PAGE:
As illustrated in FIG. 1, two fans 1 and 3 are connected in series by a duct section 5 which because of the nature of the present invention may be made as short as possible. Also, because of the decoupling provided by the invention the fans 1 and 3 need not have the same characteristics and in fact, for the purposes of illustration, it will be assummed that the fan 1 is rated at 250 horsepower and fan 3 at 2000 horsepower. The fan 1 is controlled by a damper 7 in inlet duct section 9 and fan 3 is similarly controlled by a damper 11 in the connecting duct section 5. The discharge of fan 3 is connected by duct section 13 to variable throat venturi 15 having a movable plug 17.
Primary control for the fans is provided by a feedback flow control loop in which the controlled variable is the actual flow of gases through the fan system. The feedback signal for this loop is generated by the Actual Flow Feedback Signal Generator 19. A suitable signal generator of this type is described in detail in the previously mentioned copending application. This generator provides real time, on line analysis of the constituents of the gas being pumped by the fans from gas samples and temperature and pressure measurements taken from duct 13 as indicated by line 21. Of course, where the composition of the gas is stable over time, other simpler flow measuring devices could be used to generate the flow feedback signal.
The feedback signal generated by the Actual Flow Feedback Signal Generator 19 is applied to a flow controller 23. The setpoint S.P. for the controller 23 may be manually setable or it may be provided by a feedforward or cascade control loop, or both, such as in the arrangement illustrated in the copending application. In any event, the controller 23 applies proportional, integral and derivative control action to the feedback error signal to generate a primary control signal which is applied to a low select module 27. Low select module 27 is a device having several inputs and a single output which tracks the input having the lowest signal level. The output of low select module 27 is connected to a characterizer 29 and through a second low level select module 31, to another characterizer 33. The characterizers 29 and 33 modify the applied signal and apply the resultant signal to damper drives 35 and 37 which mechanically position dampers 11 and 7 respectively. Assuming for the present that the flow control signal generated by controller 23 is the lowest level signal applied to low select modules 27 and 31, the fan dampers will be controlled by the flow control loop.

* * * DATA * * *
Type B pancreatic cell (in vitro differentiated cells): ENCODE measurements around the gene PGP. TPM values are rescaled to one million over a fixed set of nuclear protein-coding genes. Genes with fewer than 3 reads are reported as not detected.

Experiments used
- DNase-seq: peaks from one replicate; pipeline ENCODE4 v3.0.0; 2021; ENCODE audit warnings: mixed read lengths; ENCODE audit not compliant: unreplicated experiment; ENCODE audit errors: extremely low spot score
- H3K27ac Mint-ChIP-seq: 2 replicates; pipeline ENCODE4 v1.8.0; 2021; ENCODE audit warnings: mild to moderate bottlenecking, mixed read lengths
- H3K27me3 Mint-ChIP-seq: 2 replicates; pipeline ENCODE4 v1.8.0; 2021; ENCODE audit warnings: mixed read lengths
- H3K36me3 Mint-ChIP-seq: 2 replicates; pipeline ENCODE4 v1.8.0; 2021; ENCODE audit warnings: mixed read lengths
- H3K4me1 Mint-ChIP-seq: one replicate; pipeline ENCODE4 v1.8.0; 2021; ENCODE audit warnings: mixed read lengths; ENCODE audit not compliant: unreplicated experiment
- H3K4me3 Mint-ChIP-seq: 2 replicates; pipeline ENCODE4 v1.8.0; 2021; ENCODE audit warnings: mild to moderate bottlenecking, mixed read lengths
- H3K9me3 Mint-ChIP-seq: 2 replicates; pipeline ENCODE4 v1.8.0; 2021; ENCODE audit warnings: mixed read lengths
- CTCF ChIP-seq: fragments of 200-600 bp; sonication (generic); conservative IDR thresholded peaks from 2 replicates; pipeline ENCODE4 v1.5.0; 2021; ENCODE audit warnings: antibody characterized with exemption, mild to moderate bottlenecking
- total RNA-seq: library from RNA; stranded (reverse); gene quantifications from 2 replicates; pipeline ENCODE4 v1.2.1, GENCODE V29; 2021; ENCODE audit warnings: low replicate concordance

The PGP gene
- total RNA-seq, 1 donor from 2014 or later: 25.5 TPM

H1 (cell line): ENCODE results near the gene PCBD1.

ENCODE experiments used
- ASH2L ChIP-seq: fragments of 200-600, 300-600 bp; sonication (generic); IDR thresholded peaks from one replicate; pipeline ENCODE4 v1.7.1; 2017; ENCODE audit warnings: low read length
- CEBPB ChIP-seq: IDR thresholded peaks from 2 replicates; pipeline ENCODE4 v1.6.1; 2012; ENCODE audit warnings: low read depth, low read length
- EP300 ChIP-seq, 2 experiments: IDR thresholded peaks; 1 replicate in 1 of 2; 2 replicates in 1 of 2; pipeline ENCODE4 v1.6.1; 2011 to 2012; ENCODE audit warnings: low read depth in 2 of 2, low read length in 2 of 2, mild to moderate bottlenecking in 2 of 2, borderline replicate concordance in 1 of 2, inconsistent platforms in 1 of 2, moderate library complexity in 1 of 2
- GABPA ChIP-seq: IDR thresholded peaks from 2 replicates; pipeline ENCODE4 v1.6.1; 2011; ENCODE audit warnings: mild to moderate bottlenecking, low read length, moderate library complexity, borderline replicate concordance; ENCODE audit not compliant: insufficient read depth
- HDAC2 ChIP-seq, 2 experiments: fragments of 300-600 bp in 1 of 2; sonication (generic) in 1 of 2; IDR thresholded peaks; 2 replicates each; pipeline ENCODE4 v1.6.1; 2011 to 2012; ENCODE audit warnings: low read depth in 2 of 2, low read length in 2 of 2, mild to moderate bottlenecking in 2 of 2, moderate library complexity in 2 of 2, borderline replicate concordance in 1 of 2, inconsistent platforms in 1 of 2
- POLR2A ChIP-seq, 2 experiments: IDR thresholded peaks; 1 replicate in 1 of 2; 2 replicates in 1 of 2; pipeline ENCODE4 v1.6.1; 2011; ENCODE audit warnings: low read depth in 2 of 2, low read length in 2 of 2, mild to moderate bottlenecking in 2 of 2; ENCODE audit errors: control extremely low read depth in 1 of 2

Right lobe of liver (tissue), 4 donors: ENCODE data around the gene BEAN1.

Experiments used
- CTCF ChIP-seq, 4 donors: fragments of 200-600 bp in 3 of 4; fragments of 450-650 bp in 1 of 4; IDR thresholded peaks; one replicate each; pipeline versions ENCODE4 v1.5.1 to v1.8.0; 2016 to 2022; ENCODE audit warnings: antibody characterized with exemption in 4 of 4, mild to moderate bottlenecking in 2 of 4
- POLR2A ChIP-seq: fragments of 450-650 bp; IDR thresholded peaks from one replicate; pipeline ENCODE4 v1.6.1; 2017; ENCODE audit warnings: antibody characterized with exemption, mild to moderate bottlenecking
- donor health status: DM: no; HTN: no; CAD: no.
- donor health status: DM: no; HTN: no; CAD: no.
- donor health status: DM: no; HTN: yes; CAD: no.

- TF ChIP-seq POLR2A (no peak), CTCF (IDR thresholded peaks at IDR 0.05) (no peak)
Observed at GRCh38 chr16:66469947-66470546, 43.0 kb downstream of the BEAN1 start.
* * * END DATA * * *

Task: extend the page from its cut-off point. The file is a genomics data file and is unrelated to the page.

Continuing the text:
The characterizers 29 and 33 decouple the fans by dividing the load between the two fans based upon their individual flow characteristics. In practice, the transfer functions of the characterizers can be determined emperically by operating the fans over the full flow range and manually balancing the positions of the two dampers to establish a desired pressure in duct 5 between the fans. By establishing the relative positions of the dampers at a sufficient number of flow rates, a piecewise linear approximation of the desired flow characteristics of each fan can be generated in a manner well known to those skilled in the control system art.